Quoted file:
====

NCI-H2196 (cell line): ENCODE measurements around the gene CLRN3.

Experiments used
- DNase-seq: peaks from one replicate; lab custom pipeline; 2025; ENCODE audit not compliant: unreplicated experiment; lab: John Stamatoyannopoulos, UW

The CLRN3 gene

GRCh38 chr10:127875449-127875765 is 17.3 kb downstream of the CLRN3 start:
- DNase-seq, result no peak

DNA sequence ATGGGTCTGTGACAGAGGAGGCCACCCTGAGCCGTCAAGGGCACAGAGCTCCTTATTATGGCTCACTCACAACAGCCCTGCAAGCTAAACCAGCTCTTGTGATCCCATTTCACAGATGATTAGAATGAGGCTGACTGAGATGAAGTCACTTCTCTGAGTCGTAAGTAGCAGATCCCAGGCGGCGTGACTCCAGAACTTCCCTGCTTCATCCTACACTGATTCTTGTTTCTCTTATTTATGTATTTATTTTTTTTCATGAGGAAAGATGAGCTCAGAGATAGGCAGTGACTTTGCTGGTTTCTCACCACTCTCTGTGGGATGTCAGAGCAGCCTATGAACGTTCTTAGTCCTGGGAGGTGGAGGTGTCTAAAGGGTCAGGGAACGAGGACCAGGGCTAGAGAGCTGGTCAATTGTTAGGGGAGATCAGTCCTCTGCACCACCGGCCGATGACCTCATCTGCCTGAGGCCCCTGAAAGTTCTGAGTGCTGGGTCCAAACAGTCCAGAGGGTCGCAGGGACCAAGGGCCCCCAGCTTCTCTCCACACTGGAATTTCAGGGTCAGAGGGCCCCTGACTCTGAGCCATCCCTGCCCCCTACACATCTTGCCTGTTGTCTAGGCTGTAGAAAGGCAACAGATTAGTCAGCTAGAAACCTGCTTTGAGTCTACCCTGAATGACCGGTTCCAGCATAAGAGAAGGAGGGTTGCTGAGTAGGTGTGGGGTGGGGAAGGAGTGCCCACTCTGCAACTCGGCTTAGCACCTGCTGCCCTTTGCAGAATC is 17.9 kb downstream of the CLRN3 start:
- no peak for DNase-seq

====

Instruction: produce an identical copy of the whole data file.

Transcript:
NCI-H2196 (cell line): ENCODE measurements around the gene CLRN3.

Experiments used
- DNase-seq: peaks from one replicate; lab custom pipeline; 2025; ENCODE audit not compliant: unreplicated experiment; lab: John Stamatoyannopoulos, UW

The CLRN3 gene

GRCh38 chr10:127875449-127875765 is 17.3 kb downstream of the CLRN3 start:
- DNase-seq, result no peak

DNA sequence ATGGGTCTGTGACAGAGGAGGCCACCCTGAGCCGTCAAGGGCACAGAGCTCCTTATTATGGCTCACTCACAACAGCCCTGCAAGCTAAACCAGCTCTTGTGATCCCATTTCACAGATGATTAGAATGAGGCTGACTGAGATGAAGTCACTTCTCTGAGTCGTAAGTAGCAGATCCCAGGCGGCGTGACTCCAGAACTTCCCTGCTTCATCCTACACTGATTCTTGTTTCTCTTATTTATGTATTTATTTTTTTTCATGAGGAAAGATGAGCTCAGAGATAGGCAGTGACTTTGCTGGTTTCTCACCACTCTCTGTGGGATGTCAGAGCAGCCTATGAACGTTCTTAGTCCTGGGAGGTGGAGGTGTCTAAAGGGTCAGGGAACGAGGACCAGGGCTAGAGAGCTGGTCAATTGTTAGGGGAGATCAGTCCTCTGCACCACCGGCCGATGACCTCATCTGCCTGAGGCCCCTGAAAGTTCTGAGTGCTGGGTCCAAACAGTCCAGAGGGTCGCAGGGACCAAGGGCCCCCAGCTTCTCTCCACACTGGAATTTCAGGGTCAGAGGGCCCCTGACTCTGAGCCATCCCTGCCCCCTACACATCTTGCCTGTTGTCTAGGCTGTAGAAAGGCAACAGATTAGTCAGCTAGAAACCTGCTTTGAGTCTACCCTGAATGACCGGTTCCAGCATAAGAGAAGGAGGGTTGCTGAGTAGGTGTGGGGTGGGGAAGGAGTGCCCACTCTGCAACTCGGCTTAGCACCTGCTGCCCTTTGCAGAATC is 17.9 kb downstream of the CLRN3 start:
- no peak for DNase-seq